A Bioresource Nature Park was established by KFRI at Nilambur with the financial support from DBT, MoEF and Department of Planning and Economic Affairs, Government of Kerala. The Bioresources Nature Park features conservation themes for groups such as algae, bryophytes, pteridophytes and plants found in specialized ecological niche such as xerophytes (cacti and succulents) and hydrophytes (aquatic plants). Besides these beneficial plants (medicinal plants), ornamental and aesthetic plants (orchids), with special reference to endemic and rare, endangered and threatened (RET) species are also featured in the park. Propagules of over 1200 species of plants have been collected and introduced in the thematic areas of the nature trail. In the orchid house of the park one can familiarize some of the rarely orchids, south Indian endemic species, medicinal orchids and commercially important orchids including some of the prettiest orchids in south India. The Fern House features around 80 species of ferns. The collection includes endemic, rare, endangered and ornamental ferns. The Aquatic plants includes different forms such as floating hydrophytes, submerged and rooted hydrophytes, emergent rooted hydrophytes, and floating leaved and rooted hydrophytes. The Xerophyte and Succulent garden has both outdoor landscaped rock garden and a green house to display medicinal and ornamental species. A collection of bio-fence and bio-fuel species and other attractions. Thallpohyte and Bryophyte specimens are displayed in a specially designed shade house with mist and drip irrigation facilities. In the Palm Garden, besides the 40 ornamental palm species many palms which have economic, ecological and cultural significance are grown. A Taxonomic Garden, where plants of over 100 angiosperm families are assembled is part of the Bioresources Park. The butterfly garden in the Park has been developed by planting larval and adult host plants and subtle modification of the habitat. The juvenile or caterpillar stage of butterflies feed on foliage of specific plants. Thus, it would be possible to see adult butterflies, diverse forms of eggs, caterpillars and pupae of a variety of butterfly species. In a corner of the Bioresources Nature Park, visitors can also see the burials of Megalithic period. These burials, located and reported by one scientist from our Institute, are unique and are about 1800 to 2300 year old. They provide an opportunity to the visitors to learn more about the Megalithic civilization and culture. The archeological and historical importance of Nilambur is evident through this burials.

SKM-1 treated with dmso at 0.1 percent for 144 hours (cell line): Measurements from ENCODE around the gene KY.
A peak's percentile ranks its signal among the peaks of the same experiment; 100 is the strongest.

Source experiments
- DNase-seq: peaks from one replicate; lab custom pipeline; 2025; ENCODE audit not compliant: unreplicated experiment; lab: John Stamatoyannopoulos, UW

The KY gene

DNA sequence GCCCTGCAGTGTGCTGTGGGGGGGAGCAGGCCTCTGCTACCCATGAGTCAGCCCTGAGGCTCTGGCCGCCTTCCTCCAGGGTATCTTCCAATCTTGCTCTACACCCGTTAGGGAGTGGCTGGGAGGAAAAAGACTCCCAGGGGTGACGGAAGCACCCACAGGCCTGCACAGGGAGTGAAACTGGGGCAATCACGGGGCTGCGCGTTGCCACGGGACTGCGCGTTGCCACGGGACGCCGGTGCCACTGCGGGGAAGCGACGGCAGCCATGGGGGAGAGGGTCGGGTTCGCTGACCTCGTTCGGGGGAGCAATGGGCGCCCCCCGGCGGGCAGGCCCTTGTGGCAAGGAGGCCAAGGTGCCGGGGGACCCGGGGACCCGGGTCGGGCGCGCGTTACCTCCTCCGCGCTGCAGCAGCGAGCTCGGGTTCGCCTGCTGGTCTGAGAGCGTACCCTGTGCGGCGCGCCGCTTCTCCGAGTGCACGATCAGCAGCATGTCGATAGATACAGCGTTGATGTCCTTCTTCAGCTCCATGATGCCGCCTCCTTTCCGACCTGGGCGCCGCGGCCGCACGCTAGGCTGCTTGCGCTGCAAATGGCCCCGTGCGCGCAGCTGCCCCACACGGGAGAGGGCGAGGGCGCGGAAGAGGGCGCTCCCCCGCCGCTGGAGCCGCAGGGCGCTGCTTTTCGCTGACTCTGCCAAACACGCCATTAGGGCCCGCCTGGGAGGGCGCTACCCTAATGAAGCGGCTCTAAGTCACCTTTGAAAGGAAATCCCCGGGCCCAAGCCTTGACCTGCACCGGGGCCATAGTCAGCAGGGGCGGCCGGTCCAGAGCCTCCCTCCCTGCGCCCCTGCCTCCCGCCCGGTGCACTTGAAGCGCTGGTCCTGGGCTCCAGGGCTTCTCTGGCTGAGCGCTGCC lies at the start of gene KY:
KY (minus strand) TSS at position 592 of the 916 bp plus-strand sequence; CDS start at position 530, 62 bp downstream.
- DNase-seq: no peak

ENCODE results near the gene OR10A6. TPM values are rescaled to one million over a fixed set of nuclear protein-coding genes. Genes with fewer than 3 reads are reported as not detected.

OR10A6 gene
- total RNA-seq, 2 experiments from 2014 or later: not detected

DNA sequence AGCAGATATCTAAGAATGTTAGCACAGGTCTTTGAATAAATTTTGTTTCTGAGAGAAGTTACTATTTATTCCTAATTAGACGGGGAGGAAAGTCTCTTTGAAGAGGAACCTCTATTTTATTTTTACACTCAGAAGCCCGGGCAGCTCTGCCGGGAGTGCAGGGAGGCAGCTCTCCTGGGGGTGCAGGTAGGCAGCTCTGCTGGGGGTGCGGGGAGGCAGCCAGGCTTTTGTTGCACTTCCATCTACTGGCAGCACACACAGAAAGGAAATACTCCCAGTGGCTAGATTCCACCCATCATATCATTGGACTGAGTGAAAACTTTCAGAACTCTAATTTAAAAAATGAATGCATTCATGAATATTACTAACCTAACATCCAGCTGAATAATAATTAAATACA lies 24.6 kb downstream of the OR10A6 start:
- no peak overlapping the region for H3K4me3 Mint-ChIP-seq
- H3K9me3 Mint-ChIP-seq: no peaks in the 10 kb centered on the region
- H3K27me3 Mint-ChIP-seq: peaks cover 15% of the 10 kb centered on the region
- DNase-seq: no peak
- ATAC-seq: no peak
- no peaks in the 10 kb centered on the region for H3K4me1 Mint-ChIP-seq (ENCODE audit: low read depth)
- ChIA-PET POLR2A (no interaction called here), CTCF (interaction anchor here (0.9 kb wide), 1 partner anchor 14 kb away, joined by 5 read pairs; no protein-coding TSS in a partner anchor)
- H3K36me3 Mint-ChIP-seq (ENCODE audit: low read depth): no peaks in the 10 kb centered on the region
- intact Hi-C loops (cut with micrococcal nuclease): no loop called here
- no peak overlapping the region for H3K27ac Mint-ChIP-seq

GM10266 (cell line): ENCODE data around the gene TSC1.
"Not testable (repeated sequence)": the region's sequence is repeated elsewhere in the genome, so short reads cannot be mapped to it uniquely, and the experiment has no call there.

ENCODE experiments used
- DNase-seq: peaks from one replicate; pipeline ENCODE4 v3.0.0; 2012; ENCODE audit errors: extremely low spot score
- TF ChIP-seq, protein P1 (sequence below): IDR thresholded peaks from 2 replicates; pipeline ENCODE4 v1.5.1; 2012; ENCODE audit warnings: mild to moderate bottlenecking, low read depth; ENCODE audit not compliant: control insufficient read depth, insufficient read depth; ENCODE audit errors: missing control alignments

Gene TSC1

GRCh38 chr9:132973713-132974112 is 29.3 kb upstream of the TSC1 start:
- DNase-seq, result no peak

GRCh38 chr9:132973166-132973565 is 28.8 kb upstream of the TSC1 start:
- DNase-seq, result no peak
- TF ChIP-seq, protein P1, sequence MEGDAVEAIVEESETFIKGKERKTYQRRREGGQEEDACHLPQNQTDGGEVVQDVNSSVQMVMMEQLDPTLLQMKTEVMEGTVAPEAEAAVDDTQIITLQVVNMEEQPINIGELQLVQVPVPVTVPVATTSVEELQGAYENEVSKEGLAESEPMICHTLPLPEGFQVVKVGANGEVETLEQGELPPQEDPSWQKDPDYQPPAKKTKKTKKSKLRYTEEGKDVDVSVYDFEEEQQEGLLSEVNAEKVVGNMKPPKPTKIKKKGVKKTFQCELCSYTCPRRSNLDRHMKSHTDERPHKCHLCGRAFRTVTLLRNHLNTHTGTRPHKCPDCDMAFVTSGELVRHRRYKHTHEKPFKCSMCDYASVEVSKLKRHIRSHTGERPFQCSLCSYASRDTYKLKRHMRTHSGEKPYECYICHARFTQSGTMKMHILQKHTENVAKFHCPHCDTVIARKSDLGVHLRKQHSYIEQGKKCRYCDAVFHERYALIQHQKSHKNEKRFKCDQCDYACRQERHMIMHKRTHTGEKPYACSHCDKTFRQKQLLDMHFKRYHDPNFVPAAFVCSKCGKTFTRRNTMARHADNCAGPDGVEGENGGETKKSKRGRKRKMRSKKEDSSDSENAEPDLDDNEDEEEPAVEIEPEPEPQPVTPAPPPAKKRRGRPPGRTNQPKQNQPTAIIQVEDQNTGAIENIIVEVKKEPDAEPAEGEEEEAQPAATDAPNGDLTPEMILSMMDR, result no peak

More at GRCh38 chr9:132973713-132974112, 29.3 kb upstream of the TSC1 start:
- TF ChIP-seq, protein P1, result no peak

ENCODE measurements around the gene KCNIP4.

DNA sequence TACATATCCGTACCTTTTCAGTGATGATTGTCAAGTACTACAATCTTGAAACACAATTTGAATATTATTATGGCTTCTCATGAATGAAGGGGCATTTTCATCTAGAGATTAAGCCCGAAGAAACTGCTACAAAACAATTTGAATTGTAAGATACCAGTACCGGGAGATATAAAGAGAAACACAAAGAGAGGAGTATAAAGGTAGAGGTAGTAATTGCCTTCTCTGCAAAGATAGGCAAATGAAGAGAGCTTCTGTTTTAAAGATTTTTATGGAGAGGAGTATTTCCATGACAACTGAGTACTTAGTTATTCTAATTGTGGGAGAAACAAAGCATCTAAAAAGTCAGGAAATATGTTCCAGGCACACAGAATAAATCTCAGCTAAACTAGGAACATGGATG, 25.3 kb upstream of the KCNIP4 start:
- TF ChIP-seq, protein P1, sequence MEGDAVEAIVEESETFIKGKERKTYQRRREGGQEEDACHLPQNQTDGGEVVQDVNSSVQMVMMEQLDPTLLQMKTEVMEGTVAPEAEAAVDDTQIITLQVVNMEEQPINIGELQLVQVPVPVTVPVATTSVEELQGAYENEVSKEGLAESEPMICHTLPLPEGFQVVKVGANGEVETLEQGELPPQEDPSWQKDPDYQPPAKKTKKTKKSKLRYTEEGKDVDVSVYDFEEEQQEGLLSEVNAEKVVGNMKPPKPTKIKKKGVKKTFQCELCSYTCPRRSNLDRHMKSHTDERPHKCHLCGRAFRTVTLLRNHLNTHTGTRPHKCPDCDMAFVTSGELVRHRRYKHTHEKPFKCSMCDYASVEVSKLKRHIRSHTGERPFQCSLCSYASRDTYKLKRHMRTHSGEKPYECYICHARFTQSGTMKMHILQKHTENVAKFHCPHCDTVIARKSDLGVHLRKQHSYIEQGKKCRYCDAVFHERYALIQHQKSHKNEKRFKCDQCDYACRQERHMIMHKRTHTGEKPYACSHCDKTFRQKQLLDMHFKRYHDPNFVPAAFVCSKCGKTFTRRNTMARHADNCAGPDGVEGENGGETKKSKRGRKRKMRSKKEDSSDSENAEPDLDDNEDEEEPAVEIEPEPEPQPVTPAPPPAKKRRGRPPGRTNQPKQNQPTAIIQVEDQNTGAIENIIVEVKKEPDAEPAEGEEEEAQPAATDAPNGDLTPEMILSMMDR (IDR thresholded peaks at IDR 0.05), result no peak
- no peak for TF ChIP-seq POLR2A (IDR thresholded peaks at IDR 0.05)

Contact: Dr. UM Chandrasekhara
Kerala Forest Research Institute
Peechi P.O, Thrissur District, Kerala - 680653, India.